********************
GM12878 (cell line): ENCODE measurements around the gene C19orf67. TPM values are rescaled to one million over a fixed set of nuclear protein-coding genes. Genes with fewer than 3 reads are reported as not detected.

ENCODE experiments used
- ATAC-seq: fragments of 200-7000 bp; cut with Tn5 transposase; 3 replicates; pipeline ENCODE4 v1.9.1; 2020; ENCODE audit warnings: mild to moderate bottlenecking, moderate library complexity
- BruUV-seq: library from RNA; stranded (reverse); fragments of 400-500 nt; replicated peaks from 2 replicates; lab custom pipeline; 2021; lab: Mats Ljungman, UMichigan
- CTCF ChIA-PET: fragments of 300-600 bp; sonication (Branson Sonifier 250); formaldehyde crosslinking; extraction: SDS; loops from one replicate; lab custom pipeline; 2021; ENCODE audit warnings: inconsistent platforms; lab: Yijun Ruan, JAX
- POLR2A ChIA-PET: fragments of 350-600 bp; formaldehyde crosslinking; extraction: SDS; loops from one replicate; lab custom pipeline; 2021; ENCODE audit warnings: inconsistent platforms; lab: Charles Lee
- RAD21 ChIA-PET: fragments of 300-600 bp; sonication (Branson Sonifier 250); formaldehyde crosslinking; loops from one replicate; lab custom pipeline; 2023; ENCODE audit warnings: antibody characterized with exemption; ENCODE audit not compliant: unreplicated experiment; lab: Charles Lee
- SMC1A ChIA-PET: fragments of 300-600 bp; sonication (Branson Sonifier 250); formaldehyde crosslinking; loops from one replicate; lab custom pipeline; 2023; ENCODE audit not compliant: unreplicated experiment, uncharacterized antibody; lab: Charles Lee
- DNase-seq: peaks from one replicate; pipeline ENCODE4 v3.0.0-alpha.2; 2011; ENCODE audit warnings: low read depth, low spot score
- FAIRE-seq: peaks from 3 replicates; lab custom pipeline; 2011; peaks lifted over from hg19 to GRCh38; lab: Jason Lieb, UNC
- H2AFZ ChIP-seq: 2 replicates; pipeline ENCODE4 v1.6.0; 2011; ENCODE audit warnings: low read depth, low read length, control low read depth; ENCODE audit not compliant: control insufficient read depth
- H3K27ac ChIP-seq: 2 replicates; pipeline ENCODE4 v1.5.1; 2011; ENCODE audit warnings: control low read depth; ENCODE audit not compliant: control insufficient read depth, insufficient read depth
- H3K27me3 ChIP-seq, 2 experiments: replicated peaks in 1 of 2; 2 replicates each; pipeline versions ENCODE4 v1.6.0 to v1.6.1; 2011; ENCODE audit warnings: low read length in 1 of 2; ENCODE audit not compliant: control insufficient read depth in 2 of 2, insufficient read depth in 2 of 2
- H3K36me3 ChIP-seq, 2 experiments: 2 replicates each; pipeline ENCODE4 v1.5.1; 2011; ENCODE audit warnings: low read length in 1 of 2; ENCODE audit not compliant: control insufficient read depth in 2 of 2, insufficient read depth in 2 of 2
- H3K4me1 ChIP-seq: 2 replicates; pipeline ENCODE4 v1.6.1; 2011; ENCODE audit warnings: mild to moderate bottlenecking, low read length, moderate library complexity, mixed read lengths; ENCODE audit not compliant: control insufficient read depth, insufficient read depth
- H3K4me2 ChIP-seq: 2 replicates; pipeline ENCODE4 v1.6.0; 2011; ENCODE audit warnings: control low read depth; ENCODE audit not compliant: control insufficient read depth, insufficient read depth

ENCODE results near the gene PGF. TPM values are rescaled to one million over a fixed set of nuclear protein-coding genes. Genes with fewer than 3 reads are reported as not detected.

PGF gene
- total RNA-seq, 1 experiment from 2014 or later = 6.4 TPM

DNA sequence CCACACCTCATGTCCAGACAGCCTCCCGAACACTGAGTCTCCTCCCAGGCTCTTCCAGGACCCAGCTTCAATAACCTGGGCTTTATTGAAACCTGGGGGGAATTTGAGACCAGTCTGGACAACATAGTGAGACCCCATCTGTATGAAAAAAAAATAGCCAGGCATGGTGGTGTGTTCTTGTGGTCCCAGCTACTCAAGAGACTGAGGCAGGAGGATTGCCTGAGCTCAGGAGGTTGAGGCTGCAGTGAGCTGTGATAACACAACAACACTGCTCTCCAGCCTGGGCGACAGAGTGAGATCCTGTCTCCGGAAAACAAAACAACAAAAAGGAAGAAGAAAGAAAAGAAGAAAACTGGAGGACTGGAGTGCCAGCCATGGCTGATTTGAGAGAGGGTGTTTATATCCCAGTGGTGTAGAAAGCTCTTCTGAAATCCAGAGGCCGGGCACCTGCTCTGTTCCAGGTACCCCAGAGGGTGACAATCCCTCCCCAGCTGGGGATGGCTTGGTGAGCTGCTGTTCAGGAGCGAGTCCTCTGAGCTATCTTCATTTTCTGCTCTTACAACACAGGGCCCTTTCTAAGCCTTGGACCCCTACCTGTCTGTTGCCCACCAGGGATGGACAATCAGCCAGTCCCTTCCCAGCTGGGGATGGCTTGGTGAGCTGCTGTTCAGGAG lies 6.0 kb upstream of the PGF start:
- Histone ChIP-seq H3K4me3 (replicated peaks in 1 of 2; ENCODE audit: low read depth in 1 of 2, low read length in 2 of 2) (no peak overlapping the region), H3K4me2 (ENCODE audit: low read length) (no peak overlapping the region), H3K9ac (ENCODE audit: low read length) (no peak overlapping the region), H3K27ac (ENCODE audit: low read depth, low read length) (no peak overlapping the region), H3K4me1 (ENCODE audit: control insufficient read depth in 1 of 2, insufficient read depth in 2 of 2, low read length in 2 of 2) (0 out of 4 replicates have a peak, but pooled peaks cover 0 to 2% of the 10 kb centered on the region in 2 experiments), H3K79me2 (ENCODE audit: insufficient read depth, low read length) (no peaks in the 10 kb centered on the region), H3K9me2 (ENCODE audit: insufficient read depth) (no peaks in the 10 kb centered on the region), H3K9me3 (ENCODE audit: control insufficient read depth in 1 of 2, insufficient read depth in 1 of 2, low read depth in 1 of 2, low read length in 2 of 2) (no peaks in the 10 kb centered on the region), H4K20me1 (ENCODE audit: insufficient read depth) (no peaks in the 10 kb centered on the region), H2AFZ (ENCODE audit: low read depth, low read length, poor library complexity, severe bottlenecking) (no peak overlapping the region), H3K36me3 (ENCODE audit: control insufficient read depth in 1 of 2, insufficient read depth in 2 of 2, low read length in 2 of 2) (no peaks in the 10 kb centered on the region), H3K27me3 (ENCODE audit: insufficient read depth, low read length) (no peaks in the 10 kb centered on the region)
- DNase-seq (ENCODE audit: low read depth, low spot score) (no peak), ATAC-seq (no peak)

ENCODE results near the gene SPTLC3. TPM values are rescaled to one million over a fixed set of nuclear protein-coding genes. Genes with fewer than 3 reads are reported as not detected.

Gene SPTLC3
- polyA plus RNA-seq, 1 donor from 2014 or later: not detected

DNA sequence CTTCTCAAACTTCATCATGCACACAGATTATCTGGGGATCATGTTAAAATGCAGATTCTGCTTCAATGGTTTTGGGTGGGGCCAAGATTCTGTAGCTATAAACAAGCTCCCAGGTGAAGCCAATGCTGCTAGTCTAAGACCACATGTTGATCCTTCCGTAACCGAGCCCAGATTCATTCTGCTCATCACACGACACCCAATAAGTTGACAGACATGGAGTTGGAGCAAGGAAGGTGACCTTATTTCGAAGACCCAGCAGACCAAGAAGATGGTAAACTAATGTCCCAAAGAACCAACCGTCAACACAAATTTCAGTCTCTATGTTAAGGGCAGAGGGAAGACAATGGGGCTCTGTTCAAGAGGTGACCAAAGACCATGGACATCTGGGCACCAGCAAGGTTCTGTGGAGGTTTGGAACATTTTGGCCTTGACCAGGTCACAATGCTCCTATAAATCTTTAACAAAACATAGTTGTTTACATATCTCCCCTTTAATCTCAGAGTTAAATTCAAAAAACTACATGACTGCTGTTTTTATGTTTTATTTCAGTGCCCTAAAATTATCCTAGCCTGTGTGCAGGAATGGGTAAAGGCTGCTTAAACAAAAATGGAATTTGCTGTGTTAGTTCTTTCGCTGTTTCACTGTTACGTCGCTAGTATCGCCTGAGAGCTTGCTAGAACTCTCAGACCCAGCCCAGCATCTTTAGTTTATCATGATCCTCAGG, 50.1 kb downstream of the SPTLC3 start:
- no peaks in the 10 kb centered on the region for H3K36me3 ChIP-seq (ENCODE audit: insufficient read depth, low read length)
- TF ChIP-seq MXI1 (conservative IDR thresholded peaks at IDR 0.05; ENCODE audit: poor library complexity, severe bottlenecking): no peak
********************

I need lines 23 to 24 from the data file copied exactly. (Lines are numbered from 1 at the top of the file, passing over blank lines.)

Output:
ENCODE results near the gene SPTLC3. TPM values are rescaled to one million over a fixed set of nuclear protein-coding genes. Genes with fewer than 3 reads are reported as not detected.

Gene SPTLC3